Nearhoof added that Banaszak was already a major part of the recruiting process and that the stability will help sell the team.
"I know when we bring recruits in, we always bring them in to see Coach Banaszak to see the Super Bowl rings and everything," Nearhoof said. "It's huge. As a recruit coming in, you know he's been through everything. If you have any questions for your football career, he can answer them. Academically or athletically, he can answer all of them."
Walton also recalled how different things are from when he first stepped onto campus in 1993 and began building the program from scratch.
"I remember thinking around the third day after I got the job, 'What in the world did I get myself into?" he said. "As things unfolded, and certainly with the help of Coach (Dan) Radakovich who is my dear friend as well as a good coach, we got the thing moving. It became more and more part of me, part of my life."
Establishing Banaszak as the successor enabled Robert Morris to lay the groundwork for the next stage in the football program's development. Walton will not be a figurehead during these two years, and Banaszak will wield the same amount of influence as he - and the rest of the staff - always has.
"John has been very active now as my assistant head coach for the past few years," Walton said. "I don't see any changes on the field, per se, but certainly he will be involved a little more in the decisions we make that will affect him when he takes over. We work so well together now, and I used him as a sounding board for decisions in the past, and I can't see that changing."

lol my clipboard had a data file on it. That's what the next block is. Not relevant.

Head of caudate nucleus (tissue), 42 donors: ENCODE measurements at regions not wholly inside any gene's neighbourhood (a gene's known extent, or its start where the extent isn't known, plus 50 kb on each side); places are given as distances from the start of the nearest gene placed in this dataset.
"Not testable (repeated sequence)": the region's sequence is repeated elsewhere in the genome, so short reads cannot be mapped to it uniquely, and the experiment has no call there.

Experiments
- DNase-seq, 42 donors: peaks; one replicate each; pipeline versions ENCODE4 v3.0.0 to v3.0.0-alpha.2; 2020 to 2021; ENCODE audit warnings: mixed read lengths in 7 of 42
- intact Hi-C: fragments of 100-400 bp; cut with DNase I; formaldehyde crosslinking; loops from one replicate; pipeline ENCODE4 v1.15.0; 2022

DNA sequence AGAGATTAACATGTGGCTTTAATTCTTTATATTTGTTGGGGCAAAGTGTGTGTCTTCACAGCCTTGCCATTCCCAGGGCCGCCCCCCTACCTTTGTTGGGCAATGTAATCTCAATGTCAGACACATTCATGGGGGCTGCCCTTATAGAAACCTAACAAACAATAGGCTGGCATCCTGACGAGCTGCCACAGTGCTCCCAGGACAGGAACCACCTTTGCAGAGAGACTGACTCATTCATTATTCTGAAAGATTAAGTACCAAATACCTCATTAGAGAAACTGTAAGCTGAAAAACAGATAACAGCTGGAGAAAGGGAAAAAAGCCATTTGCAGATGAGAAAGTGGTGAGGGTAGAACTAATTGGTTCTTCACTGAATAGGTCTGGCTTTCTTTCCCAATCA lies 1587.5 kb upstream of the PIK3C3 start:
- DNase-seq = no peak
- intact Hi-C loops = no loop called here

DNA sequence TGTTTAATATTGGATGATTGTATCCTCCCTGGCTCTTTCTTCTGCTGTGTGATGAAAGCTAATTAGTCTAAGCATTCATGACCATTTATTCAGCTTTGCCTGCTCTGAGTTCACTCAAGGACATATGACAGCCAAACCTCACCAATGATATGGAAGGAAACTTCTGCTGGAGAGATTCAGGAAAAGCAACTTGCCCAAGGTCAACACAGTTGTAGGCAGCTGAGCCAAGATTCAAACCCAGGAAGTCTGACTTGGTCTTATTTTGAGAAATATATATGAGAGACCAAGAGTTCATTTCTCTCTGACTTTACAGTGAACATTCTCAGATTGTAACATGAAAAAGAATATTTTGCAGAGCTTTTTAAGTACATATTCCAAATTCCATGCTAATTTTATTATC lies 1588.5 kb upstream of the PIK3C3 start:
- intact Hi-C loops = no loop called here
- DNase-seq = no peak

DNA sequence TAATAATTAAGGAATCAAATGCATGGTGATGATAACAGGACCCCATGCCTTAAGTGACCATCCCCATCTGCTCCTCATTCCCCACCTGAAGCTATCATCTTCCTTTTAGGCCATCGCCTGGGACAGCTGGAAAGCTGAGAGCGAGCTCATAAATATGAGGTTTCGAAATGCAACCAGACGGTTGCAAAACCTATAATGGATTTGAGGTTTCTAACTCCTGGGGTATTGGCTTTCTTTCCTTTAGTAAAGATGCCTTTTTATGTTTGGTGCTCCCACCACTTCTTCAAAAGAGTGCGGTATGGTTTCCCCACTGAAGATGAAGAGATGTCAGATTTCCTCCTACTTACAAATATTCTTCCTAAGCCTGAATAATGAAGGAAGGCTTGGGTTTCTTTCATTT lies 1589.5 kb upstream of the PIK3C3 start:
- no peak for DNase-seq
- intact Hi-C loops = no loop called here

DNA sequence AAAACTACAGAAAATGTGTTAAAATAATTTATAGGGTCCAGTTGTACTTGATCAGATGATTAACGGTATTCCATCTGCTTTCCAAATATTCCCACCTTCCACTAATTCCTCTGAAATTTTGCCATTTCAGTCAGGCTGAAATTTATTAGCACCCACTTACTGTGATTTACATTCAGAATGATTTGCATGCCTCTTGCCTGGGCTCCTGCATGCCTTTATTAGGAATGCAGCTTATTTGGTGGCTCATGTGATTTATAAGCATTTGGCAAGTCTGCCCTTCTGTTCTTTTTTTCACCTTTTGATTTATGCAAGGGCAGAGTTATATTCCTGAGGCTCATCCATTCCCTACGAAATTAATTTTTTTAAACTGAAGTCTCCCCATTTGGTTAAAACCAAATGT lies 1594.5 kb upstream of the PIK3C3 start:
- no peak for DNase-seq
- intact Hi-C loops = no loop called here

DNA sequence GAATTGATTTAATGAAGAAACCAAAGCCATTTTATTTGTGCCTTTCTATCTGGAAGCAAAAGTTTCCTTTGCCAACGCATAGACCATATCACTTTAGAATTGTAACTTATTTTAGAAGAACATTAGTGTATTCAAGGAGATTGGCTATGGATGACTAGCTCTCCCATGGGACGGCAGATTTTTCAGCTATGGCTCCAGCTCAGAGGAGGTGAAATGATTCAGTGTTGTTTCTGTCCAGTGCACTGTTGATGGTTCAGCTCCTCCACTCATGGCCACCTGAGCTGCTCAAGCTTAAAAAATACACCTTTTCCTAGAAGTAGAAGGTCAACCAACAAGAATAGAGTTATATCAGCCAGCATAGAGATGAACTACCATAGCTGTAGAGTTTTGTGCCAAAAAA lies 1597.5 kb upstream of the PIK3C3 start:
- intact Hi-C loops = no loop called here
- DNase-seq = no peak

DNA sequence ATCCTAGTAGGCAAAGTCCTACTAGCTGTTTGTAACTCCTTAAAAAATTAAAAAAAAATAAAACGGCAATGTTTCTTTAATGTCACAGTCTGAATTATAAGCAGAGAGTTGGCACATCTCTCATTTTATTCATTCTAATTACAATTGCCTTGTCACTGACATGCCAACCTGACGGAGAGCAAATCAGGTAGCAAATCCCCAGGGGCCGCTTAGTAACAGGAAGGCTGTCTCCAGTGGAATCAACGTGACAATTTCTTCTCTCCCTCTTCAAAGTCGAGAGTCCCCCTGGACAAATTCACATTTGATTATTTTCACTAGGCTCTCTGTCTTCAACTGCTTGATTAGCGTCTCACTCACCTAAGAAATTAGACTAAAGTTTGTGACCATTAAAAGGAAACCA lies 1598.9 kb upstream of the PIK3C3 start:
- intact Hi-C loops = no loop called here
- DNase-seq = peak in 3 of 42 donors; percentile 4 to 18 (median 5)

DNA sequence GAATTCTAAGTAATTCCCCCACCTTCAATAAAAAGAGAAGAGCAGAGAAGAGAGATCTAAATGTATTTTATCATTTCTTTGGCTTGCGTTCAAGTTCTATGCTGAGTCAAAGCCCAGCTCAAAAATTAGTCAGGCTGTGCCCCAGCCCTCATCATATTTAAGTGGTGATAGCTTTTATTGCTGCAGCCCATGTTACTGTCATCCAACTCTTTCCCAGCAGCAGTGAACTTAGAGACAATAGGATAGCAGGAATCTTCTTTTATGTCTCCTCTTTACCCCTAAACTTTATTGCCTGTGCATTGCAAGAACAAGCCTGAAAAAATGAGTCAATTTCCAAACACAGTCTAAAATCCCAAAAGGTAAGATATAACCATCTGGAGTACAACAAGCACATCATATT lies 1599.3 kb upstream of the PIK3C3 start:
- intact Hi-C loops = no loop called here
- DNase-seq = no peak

Banaszak wanted to make it clear that there won't be a power struggle, as has been the case at other universities with a similar arrangement.
"I certainly understand very clearly Coach Walton is still my boss," he said with a smile. "But our relationship goes much deeper than that, much deeper than boss and employee."
Banaszak also said that he wants to establish himself as even more than a coach with the program by being very visible on campus and in the community. He spoke often of tradition and helping to build the program so that it resembles the quality tradition of other older programs in the nation.
"I believe that I am much more than a football coach to these young men. As a matter of fact, I believe I have to be more than a football coach," he said. "If that's all I am to them during their years here at Robert Morris University, then I have failed in my responsibilities."
Banaszak said that he's looking forward to preparing for the 2012 season, as well as preparing for the transition process.
"We certainly have an awful lot of work to do the next two years," he said. "For the juniors and seniors who will be here the next two years, we will continue to strive to change what happened a year ago. To the freshmen, well, good luck to you guys because you're going to have me in my first year."
ColonialsCorner publisher Andrew Chiappazzi can be reached at email@example.com.